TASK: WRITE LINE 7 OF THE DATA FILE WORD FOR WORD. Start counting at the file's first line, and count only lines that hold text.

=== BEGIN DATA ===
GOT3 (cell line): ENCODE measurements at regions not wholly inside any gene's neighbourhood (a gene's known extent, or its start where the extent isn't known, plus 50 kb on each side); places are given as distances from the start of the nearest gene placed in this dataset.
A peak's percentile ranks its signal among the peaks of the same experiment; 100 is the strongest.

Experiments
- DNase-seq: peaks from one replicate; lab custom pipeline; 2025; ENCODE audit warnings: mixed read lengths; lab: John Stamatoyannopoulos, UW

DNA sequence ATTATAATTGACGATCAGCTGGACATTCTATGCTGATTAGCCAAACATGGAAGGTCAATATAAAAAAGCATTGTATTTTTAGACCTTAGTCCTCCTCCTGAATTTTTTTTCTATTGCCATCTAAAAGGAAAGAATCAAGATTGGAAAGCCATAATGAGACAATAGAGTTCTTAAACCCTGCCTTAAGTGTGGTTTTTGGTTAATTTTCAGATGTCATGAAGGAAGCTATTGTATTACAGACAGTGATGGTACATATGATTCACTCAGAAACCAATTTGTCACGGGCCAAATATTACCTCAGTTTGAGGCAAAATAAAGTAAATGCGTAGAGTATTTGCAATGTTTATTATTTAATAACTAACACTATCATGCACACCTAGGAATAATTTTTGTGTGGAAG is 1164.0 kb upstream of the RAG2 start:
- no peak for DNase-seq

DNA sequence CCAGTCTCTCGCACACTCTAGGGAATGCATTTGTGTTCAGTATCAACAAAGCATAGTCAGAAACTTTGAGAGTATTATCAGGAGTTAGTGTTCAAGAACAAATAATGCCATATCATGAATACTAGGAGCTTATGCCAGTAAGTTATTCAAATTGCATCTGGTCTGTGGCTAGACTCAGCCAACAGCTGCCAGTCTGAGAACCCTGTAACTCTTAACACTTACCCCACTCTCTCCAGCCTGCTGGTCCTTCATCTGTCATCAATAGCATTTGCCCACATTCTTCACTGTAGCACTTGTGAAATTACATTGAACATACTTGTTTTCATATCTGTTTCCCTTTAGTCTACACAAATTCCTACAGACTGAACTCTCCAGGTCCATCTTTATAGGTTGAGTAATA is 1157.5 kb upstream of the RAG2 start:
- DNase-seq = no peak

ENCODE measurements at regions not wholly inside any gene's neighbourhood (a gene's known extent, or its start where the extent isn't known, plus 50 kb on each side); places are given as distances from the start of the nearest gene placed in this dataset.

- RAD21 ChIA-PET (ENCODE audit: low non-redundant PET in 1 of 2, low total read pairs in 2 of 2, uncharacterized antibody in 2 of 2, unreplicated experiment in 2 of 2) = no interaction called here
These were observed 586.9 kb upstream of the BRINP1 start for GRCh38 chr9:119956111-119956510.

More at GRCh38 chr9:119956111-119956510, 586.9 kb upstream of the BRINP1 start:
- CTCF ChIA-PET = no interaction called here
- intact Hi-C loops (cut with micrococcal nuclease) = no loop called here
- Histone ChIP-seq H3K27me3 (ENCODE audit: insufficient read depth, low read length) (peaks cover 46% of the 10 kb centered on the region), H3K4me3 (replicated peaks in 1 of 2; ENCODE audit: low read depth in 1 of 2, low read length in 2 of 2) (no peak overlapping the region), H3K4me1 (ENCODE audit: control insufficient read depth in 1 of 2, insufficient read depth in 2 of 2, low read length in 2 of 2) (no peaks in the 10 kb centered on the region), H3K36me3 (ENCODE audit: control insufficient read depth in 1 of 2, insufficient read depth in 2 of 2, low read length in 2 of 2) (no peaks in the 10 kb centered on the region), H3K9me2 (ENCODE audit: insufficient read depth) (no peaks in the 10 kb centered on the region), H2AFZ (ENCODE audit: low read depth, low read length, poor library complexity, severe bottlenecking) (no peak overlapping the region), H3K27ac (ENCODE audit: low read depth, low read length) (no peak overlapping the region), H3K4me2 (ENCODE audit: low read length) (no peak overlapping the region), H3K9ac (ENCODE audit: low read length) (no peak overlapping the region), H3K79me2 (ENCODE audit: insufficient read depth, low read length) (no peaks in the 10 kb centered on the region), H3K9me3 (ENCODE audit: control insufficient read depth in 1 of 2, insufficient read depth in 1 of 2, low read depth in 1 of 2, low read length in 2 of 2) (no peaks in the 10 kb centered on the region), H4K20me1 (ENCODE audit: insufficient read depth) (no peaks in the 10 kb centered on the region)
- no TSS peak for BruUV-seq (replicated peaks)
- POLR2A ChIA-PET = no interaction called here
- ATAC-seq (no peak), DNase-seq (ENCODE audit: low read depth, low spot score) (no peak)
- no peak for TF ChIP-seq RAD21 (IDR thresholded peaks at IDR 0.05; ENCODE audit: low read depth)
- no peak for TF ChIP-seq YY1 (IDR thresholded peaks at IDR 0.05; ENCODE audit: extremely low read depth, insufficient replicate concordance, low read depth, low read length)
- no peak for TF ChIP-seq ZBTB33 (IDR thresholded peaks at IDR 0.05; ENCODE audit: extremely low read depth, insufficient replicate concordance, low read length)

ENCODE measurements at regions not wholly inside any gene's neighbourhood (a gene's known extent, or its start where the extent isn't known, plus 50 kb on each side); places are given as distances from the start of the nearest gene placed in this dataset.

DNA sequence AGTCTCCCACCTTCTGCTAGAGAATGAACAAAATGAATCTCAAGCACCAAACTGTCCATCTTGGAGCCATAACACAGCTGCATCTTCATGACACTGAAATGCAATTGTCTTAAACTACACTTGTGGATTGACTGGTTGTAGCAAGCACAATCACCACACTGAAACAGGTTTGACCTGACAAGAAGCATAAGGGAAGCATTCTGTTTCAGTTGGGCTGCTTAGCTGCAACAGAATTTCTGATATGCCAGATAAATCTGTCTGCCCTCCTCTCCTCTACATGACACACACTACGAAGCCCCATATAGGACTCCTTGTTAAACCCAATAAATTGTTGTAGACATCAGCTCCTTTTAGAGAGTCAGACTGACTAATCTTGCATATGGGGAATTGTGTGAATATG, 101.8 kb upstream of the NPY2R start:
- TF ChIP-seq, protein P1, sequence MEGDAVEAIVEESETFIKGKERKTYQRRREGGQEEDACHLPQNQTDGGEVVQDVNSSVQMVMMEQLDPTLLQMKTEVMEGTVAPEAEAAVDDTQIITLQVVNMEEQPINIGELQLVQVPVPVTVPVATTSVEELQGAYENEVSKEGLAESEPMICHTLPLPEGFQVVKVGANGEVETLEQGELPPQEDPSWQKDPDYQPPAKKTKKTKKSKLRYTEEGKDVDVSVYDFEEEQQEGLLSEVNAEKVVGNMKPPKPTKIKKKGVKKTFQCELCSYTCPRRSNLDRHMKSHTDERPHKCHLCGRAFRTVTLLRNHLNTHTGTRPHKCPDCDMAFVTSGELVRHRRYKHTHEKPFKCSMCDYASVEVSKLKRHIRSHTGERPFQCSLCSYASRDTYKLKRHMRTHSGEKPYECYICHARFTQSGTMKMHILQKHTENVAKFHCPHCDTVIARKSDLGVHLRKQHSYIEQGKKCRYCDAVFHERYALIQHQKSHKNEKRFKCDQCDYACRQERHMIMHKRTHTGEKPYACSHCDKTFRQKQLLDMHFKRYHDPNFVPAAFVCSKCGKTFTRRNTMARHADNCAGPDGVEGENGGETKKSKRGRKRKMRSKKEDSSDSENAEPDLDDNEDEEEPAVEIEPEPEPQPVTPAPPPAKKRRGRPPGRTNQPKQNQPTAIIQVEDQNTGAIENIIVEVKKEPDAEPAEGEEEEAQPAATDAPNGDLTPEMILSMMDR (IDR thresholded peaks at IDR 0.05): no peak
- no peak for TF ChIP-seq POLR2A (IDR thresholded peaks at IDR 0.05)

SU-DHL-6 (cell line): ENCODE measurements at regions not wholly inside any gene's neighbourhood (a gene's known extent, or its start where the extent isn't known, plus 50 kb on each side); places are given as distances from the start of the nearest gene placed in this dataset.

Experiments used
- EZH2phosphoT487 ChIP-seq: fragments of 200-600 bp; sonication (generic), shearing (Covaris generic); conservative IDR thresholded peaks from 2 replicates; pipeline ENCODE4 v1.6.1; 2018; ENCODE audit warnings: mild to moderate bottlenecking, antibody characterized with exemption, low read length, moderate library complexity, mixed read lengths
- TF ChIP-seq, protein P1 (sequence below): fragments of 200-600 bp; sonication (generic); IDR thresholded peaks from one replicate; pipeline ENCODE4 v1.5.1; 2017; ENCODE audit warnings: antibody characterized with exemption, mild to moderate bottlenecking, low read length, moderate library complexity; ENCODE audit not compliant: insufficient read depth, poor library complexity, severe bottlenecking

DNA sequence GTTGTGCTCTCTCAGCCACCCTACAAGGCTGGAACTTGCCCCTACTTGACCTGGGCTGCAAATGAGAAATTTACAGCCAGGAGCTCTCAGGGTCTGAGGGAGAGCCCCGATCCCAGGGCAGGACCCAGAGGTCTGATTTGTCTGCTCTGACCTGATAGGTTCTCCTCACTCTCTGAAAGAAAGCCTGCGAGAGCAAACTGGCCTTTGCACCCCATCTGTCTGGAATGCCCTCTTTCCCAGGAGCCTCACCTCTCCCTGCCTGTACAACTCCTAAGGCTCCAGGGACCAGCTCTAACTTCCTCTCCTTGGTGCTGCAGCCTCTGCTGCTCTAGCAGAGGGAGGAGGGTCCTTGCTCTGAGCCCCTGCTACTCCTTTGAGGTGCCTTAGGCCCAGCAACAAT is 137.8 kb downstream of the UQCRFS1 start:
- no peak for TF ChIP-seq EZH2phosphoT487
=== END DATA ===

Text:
DNA sequence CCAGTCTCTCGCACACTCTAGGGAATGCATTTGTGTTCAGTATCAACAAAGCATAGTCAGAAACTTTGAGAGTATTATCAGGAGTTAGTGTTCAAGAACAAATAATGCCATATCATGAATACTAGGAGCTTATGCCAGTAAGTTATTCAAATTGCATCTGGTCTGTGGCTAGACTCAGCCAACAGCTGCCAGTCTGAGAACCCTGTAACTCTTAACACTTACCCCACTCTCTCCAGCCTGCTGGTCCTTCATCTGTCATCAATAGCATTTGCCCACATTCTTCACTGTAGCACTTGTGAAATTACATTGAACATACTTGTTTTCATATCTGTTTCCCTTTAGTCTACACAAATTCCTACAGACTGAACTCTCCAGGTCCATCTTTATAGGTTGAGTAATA is 1157.5 kb upstream of the RAG2 start: